The historic ruins of Monasterboice are of an early Christian settlement in County Louth in Ireland, north of Drogheda. Founded in the late 5th century by Saint Buite (who died around 521), it was an important religious centre until the establishment of nearby Mellifont Abbey by the Cistercians in 1142. The settlement was captured by invading Vikings in 968 AD, who were then comprehensively expelled by Donal, the Irish High King of Tara.
On the site, visitors can discover an old graveyard, two churches and a sundial but Monasterboice is most famous for its spectacular high crosses. Inside the ruins stands the impressive Muiredach's High Cross (5.5 metres high), regarded as the finest high cross in the whole of Ireland. It features biblical carvings of both the Old and New Testaments of the Bible and a copy is held in the Victoria and Albert Museum in London.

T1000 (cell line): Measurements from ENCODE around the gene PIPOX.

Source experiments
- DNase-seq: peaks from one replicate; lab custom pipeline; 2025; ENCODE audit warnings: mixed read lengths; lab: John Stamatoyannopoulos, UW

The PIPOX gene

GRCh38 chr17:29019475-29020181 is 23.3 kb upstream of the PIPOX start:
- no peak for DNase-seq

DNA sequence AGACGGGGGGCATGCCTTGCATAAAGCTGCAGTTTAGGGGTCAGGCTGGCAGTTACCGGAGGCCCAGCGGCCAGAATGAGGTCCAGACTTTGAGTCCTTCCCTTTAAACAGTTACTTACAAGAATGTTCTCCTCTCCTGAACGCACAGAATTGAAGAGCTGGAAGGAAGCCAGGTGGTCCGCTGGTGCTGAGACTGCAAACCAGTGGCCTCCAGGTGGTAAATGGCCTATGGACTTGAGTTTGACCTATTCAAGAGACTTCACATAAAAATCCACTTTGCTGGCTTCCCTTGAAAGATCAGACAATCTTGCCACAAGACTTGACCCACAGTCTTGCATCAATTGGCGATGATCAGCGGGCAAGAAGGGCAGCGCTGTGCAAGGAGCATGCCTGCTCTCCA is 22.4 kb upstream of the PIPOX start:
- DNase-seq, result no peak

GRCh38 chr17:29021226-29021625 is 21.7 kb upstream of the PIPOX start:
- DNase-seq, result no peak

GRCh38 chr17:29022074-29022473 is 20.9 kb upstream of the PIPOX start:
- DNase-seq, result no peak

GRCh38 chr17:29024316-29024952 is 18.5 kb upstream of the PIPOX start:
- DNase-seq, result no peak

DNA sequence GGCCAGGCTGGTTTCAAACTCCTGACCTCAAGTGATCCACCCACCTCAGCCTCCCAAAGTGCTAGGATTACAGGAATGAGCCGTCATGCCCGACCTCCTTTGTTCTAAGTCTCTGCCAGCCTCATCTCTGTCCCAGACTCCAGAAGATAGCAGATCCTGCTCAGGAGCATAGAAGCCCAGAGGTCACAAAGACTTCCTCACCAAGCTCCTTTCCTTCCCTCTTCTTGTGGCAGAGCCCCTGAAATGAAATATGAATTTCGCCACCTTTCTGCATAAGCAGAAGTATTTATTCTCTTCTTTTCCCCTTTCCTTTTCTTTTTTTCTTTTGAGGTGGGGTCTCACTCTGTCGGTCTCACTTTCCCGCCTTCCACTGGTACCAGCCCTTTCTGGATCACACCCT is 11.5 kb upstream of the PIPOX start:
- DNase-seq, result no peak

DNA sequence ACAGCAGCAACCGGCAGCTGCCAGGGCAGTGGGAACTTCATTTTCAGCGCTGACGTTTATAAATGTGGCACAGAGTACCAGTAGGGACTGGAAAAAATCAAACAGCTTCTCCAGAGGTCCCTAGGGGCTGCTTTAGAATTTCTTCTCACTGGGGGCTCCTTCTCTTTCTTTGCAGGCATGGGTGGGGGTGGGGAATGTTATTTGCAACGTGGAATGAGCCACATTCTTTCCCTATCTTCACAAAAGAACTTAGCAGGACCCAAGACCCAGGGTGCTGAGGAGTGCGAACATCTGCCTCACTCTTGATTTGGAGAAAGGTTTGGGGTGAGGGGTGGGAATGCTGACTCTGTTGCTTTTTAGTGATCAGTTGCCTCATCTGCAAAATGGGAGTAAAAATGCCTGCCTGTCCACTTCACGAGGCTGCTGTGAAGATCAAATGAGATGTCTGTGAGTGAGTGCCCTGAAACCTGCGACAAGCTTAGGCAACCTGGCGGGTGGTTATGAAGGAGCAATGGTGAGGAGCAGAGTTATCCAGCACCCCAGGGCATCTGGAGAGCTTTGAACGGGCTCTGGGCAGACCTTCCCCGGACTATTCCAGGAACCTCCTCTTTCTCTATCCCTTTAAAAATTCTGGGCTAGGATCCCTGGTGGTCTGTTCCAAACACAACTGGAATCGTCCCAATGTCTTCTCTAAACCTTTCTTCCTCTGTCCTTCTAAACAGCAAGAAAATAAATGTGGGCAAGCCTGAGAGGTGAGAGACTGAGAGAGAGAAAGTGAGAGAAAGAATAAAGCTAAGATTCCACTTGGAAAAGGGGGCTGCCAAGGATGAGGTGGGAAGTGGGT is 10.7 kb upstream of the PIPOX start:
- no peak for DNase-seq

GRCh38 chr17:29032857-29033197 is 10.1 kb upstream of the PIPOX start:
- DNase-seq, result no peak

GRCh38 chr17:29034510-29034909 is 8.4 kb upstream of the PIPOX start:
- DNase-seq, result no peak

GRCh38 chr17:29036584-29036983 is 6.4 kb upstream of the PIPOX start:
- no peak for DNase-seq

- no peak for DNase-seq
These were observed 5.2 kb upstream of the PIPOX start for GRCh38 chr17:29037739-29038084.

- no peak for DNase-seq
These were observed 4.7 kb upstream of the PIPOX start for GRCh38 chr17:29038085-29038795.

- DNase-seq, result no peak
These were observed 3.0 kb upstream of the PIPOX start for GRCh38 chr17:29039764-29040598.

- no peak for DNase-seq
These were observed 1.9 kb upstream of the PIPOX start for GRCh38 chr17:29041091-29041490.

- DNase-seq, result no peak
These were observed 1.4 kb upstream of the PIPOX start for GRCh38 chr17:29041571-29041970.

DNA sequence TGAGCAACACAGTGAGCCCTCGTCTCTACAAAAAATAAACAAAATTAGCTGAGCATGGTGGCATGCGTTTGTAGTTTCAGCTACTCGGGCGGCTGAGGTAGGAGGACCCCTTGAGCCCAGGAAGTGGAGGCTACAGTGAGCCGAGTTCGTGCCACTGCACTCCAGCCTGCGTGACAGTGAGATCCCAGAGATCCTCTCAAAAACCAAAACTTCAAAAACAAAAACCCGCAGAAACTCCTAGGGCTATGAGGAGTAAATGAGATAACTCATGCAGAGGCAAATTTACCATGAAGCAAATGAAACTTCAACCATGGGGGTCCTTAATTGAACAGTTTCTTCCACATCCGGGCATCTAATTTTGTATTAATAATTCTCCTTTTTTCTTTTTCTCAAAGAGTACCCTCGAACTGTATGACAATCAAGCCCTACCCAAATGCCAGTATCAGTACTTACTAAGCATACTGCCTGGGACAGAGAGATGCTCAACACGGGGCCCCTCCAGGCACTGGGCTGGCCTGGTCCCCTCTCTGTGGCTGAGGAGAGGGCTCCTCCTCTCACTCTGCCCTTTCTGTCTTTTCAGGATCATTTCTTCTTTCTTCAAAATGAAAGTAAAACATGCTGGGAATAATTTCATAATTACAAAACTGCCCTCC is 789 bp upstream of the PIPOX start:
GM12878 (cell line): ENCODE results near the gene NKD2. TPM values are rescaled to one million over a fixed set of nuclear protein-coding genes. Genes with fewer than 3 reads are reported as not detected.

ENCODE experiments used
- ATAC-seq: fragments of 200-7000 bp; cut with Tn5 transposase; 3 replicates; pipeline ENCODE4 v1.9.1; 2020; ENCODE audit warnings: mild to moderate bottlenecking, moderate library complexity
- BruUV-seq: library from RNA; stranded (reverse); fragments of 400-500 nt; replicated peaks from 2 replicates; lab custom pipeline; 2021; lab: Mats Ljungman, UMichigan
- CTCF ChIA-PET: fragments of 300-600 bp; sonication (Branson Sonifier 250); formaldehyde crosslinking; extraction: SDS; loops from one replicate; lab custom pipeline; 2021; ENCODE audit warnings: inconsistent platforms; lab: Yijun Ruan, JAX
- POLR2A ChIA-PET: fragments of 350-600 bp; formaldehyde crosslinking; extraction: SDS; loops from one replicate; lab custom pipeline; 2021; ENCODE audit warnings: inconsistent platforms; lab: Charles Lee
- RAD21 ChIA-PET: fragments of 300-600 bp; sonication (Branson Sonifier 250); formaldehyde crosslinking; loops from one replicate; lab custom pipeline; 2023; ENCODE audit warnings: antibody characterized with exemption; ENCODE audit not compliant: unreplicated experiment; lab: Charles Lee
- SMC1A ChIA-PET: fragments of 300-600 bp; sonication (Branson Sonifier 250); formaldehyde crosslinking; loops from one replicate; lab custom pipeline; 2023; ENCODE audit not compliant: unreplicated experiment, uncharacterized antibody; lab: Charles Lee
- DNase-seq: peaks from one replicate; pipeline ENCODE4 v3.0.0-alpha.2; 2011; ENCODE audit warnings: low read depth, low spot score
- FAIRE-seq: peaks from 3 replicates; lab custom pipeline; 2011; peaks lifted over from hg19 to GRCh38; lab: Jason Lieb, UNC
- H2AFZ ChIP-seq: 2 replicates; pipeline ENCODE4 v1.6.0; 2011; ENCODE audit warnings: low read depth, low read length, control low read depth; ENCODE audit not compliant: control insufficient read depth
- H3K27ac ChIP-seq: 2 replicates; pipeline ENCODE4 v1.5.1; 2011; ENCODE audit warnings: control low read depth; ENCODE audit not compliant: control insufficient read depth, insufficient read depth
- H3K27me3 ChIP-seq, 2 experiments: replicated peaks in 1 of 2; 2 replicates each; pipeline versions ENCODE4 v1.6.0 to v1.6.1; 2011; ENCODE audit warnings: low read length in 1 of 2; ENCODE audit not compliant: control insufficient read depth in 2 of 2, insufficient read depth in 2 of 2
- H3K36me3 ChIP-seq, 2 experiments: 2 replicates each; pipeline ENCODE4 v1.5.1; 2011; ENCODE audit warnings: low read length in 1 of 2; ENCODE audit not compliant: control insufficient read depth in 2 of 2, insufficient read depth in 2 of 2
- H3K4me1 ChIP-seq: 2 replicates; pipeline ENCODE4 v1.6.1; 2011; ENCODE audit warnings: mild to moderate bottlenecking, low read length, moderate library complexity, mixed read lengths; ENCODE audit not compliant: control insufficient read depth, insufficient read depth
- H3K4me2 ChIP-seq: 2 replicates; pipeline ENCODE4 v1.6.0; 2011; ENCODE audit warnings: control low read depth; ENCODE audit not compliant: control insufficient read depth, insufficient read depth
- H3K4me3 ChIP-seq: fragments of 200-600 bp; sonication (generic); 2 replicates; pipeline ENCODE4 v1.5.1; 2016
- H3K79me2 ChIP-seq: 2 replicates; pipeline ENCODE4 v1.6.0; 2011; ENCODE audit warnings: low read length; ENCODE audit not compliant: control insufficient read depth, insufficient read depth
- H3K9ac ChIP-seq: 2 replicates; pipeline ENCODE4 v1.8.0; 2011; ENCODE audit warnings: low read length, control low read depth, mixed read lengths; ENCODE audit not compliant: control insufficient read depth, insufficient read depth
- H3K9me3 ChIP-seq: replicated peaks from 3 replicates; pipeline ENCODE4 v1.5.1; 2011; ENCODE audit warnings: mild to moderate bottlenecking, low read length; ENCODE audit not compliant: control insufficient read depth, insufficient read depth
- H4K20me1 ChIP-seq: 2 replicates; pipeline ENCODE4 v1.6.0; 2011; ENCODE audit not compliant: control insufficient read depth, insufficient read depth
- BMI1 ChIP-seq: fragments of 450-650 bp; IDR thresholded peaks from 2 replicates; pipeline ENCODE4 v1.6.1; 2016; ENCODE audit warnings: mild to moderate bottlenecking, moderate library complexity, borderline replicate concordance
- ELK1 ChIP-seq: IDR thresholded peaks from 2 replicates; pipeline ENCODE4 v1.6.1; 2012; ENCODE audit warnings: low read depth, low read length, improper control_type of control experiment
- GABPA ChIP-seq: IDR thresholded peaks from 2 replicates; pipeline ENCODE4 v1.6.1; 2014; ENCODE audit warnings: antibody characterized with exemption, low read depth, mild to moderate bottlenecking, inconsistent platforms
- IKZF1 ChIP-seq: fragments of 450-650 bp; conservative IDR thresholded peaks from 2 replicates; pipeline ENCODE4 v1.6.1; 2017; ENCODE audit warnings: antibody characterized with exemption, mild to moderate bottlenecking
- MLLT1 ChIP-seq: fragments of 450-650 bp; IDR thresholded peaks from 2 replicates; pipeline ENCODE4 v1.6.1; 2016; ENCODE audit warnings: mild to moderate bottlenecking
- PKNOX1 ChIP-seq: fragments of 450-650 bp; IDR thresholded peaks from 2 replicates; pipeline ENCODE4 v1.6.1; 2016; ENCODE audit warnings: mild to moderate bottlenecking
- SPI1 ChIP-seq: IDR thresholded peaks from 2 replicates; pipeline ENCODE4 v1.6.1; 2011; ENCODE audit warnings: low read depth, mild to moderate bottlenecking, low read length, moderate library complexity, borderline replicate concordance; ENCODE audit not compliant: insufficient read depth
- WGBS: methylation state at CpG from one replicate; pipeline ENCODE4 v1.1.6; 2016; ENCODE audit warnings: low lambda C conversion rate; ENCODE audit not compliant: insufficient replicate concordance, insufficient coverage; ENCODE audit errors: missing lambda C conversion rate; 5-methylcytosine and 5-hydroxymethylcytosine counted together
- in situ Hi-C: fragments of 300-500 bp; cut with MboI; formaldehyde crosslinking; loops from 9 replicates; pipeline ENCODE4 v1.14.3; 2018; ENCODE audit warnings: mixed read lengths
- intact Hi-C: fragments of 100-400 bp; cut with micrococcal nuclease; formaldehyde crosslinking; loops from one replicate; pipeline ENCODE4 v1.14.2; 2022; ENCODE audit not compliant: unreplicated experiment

The crosses stand in the shadow of a magnificent round tower, about 35 metres high and divided into four or more stories inside, connected with ladders. The Monasterboice round tower was used as a watchtower and refuge for monks and valuables during times of Viking attack. In 1097, the interior is thought to have caught fire, an incident that destroyed many valuable manuscripts; the tower is currently closed to the public.
Visit Monasterboice to discover a lost world of Irish Christianity and explore the tranquil historic remains. Access to the site is across a minor road from the carpark. There are level, gravel-covered paths around the well-kept site, which has wheelchair access and toilet facilities. Guided tours of Monasterboice monastic site can be arranged on request.